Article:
May we be aware of our “eucharists ” today, every encounter with another human being. The table may or may not be visible in the everyday circumstances around which we gather. Jesus will not be visible either – unless we have the eyes to see him in ourselves and those with whom we share life.

Music:  Come to the Table – Sidewalk Prophets

Say But the Word

Memorial of Saints Cornelius, Pope, and Cyprian, Bishop, Martyrs

Monday, September 16, 2019

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Today, in Mercy, both our readings today offer us pivotal lessons about what nourishes true leadership: faith, humility, generosity, and inclusivity.

Many of us have been blessed, especially in our young lives, with the gift of wise and loving mentors. Certainly our parents, families and teachers are among the first and most critical.

A little later, our circle of mentors widens. We look for great coaches, wise employers, guiding trainers, caring councilors, trusted friends.

Paul’s letters to Timothy and Titus are biblical examples of such mentorship. In them, the author is guiding young ministers in the art and science of loving, Christ-like leadership.

Key to such leadership in today’s reading is a steadfast commitment to prayer which covers, blesses and includes all people.

In our Gospel, the centurion demonstrates that he is a leader who values these virtues.

The Jews urging Jesus to visit the centurion say that he deserves Christ’s attention because “he loves our nation and he built the synagogue for us.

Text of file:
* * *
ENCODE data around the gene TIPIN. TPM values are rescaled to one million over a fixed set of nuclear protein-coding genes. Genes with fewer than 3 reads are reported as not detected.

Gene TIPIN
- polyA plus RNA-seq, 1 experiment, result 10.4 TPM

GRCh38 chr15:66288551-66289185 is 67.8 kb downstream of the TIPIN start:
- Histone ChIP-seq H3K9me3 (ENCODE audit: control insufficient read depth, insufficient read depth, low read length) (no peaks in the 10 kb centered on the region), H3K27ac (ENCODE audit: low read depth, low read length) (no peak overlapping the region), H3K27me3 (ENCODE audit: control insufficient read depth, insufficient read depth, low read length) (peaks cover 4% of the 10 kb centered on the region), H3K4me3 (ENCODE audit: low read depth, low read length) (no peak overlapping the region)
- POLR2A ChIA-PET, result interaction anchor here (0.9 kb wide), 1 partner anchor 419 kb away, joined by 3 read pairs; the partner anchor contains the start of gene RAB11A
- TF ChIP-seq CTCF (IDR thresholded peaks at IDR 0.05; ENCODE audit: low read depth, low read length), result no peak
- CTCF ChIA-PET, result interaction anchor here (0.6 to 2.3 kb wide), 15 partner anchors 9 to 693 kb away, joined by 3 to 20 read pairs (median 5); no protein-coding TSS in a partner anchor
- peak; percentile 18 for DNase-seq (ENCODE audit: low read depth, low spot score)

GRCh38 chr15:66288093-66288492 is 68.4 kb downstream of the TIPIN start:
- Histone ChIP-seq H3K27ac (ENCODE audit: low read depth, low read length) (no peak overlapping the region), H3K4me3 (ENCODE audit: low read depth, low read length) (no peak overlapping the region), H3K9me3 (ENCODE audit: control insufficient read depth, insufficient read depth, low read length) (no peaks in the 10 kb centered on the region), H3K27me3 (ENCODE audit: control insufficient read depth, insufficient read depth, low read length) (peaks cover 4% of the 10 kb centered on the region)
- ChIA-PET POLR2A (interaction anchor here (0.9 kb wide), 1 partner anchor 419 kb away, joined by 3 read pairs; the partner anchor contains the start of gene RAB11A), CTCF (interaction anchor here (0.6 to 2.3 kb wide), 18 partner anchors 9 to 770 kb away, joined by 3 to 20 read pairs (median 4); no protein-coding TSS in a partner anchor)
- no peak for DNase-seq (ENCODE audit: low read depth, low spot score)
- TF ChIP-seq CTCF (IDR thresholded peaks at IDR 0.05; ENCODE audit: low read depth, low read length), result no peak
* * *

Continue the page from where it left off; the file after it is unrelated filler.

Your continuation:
My guess is that Jesus wasn’t impelled by this argument, but solely by his splancha – his merciful gut response to the man’s plea.

When the centurion enters the story, his humility is immediately evident: 

Lord, do not trouble yourself,
for I am not worthy to have you enter under my roof.
Therefore, I did not consider myself worthy to come to you;
but say the word and let my servant be healed.

The miracle healing, of course, is granted but that is not the most important part of the story.

!Tim2_5 bridgeJPG

This civil leader’s acknowledgement of Christ’s sovereignty is an act of faith which serves as a model for all of us – to the extent that millennia later we echo his prayer as we prepare to receive Christ in communion.

His is a faith that places Christ at the center of all Creation, commanding the flow of grace and mercy to all creatures. That faith allows the centurion to care even for a suffering servant. It allowed him to support the worship even of a dominated people.

Timothy and Titus have shown that kind of faith. They are the next generation who will carry Christ’s legacy passed to them by Paul. He wants them to understand that humility, largeness of heart, kindness and steadfastness open the way for God’s life-giving will for all people.

Whether, in our current life state, we are leader, or protégé, or both, how do these readings help us to make a clearer way for God in the world? That’s what real leadership is all about. And, as Paul says, we learn it in prayer.

Video: a representation of Luke’s version of this Gospel story:

Faith of Centurion

Remembering Our Way Home…

Wednesday of the Twenty-third Week in Ordinary Time

September 11, 2019

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Today, in Mercy, the world will remember the abomination of the 9/11 attacks when nearly 3000 innocent lives were sacrificed to hatred, vengeance, and cowardice.

Some will remember in anger; some in forgiveness. Some will remember in grief; some in triumph. Some will remember with a will to seek peace; some with a drive to wreak endless retribution. Some with unquenchable sorrow; some with a false and self-destructive pride.

Some, too jaded by the years of savagery since then, will remember the day with despair.

Some, too young to remember at all, will simply try to grow up in the fragmented world it has left them.